Journal. Guatemala. 1996. Clowns without Borders/Payasos Sin Fronteras

by | Nov 10, 2011 | Clowns Without Borders

Guatemala City, Guatemala

I would be hard pressed to describe Guatemala City fully. Pockets of wealth amongst expanses of grey. I am flying in from San Francisco to join up with a group of Catalan performers who have already been there several days. When I arrive they are allready busy performing on the Carribean coastal side of this cental American country. They’re adventure there involves hiking hours through the jungle to arrive at several communities. There are five of the they. Jauma (Tortell Poltrona, founder of Payasos sense Fronteras) and his wife Montse, Anna and Miguel of Cirque Confetti and Ramon from Trupo de Nassos. Jauma has brought parts of his show with him including the fourteen chairs that he stacks in a wide semi circle and balances, his flea gun routine and his bomb routine where he gets a volunteer to stand on a chair while he lights the fuse then runs through the audience screaming to take cover. The fuse fizzles, he sends the volunteer back then casually throws the bomb backstage which is immediately followed by a large explosion.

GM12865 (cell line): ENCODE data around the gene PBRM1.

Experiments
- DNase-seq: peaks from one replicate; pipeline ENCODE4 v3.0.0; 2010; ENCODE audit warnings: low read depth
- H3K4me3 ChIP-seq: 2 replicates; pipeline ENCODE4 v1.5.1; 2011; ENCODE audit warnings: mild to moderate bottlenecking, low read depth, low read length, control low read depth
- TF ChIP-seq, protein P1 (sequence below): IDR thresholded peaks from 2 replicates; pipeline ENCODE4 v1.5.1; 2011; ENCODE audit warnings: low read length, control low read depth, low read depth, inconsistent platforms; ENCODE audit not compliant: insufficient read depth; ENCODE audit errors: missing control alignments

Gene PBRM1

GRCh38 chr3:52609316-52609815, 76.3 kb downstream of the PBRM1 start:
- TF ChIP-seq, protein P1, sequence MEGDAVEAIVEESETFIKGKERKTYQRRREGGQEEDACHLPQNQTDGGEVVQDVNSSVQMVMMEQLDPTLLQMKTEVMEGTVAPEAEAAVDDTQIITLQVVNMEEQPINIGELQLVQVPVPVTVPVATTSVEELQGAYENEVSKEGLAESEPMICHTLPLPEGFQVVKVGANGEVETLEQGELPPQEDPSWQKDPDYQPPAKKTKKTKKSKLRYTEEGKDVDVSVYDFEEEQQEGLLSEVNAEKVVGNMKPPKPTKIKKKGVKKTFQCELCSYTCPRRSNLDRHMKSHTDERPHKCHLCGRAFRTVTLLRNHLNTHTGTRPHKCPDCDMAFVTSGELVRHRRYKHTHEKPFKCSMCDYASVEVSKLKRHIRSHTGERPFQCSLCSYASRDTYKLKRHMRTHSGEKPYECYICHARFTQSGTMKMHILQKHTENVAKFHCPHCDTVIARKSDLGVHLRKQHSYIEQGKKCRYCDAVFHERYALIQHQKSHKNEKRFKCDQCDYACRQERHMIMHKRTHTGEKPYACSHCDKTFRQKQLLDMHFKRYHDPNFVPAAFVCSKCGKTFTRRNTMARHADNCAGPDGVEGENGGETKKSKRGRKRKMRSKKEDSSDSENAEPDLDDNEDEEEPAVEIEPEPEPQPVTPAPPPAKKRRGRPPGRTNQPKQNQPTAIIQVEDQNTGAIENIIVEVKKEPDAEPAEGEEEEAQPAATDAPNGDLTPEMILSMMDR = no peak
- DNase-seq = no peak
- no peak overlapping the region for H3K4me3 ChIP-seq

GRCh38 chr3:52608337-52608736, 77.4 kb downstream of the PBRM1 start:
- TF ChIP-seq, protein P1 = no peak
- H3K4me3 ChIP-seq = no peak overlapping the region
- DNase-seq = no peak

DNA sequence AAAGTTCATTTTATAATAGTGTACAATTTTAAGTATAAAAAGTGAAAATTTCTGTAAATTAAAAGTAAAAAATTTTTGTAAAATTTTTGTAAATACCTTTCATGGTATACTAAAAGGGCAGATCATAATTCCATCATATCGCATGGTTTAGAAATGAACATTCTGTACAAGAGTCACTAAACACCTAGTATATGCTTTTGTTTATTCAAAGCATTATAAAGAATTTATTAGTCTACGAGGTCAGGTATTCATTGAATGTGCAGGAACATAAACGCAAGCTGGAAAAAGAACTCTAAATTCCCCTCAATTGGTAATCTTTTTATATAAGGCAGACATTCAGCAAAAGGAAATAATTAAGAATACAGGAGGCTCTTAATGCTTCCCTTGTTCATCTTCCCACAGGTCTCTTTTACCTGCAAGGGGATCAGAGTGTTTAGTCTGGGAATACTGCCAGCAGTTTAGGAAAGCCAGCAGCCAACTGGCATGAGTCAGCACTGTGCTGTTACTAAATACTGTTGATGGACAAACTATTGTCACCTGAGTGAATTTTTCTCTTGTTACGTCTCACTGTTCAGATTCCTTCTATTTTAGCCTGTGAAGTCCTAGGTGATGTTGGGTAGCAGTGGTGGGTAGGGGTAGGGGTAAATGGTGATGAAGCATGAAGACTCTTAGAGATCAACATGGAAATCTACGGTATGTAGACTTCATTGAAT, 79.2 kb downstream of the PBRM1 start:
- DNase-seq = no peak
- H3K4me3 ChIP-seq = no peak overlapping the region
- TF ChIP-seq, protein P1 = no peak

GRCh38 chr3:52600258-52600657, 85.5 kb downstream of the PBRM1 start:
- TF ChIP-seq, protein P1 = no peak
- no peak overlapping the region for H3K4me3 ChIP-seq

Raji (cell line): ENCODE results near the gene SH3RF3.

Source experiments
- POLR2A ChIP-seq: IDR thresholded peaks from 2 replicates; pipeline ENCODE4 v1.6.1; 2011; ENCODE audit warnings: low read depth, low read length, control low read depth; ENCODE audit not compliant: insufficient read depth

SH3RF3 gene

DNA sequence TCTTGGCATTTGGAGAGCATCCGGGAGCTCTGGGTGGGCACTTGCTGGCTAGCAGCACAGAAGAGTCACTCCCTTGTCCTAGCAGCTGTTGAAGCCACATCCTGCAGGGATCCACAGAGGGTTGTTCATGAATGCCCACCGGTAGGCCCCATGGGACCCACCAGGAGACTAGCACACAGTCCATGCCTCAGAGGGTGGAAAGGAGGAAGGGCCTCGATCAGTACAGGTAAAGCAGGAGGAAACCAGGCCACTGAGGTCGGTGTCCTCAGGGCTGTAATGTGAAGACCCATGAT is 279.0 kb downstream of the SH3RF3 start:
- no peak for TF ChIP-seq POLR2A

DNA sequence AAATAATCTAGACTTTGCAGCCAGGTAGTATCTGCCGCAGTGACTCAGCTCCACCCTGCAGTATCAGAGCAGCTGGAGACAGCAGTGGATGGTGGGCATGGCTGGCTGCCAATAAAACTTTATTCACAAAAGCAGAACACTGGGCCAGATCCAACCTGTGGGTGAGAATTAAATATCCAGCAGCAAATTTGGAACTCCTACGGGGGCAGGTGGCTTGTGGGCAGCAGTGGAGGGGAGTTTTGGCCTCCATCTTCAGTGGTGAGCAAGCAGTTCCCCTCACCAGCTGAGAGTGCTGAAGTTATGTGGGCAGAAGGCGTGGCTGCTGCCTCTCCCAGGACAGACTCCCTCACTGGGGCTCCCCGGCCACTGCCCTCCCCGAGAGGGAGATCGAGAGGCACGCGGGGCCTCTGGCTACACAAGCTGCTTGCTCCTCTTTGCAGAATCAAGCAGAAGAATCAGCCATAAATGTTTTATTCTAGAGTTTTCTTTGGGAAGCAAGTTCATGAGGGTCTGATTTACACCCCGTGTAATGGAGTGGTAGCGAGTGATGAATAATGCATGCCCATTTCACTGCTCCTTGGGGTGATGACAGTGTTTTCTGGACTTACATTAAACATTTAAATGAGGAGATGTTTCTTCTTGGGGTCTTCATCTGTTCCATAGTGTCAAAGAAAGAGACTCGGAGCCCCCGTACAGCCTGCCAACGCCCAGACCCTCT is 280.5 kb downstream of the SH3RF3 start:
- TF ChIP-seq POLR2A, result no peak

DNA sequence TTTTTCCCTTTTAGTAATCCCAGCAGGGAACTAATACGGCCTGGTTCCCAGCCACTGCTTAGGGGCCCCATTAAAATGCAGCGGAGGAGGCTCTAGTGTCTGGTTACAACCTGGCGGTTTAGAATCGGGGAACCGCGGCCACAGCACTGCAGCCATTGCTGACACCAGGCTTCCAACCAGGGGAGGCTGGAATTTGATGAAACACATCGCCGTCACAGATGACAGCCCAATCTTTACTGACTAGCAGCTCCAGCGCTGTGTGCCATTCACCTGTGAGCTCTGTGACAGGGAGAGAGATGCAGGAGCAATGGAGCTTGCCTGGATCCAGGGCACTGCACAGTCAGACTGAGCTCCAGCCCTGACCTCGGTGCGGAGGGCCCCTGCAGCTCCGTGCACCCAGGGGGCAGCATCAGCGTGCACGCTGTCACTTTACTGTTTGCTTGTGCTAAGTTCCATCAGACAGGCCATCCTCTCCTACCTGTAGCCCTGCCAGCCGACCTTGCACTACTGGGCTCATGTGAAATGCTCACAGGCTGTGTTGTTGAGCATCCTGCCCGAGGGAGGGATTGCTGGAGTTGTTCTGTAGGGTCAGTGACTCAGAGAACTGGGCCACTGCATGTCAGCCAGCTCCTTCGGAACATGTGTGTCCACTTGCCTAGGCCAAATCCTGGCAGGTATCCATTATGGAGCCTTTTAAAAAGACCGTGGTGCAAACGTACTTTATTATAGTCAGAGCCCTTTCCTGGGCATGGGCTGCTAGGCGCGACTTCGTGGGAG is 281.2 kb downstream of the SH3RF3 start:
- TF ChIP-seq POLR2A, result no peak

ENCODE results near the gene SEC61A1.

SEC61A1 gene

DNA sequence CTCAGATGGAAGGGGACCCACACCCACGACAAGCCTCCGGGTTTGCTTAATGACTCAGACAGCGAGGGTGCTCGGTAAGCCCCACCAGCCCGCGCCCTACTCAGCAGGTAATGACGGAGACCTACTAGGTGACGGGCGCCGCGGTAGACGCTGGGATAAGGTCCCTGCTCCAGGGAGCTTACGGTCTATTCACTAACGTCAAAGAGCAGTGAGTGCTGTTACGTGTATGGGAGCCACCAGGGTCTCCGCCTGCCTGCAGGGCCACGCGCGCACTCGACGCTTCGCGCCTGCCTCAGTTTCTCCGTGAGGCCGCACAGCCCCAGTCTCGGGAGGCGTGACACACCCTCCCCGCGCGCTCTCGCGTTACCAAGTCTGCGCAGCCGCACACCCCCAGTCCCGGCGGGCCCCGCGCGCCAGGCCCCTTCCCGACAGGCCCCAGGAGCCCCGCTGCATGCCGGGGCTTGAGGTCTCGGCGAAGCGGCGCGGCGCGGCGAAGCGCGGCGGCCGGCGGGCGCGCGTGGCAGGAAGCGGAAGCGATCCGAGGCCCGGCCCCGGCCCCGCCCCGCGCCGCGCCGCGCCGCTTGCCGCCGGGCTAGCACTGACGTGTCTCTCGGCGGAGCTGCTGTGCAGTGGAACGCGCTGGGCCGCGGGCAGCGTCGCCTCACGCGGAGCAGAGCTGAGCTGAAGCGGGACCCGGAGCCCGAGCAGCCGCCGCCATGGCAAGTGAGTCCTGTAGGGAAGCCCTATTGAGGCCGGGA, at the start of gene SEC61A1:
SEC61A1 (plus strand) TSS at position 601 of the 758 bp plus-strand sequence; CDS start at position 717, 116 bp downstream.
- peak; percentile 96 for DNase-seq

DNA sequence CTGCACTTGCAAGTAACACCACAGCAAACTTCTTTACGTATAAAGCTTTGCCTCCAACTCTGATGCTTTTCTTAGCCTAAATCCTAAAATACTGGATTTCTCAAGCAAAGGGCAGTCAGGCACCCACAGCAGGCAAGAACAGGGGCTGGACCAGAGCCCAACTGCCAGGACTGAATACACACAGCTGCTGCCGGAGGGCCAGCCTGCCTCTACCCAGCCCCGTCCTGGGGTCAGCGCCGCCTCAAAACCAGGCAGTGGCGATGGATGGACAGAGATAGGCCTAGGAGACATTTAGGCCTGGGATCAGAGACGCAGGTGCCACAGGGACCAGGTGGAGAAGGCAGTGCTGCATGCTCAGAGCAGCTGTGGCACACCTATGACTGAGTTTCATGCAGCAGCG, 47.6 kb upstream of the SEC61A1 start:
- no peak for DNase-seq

Anna and Miguel have quite a repertoire of juggling and circus skills highlighted by a high unicylce, ladder and stilts routine in which Anna brings Miguel a ladder to stand on to get on his unicycle. First she holds the ladder but then lets go to go pick up the unicycle and he finds himself stuck on the ladder and does a free standing balance. The routine ends with Miguel on the unicycle and Anna on tall stilts passing fire torches. Ramon at the end of the show and during preshow parades would get inside his 12 foot tall clown puppet and play with the audience to great delight. The show we create is a circus presented by our contact/guide Rudi, a Guatemalan clown who is very involved in bringing theater to the remote communities of Guatemala with his partner Tatoo.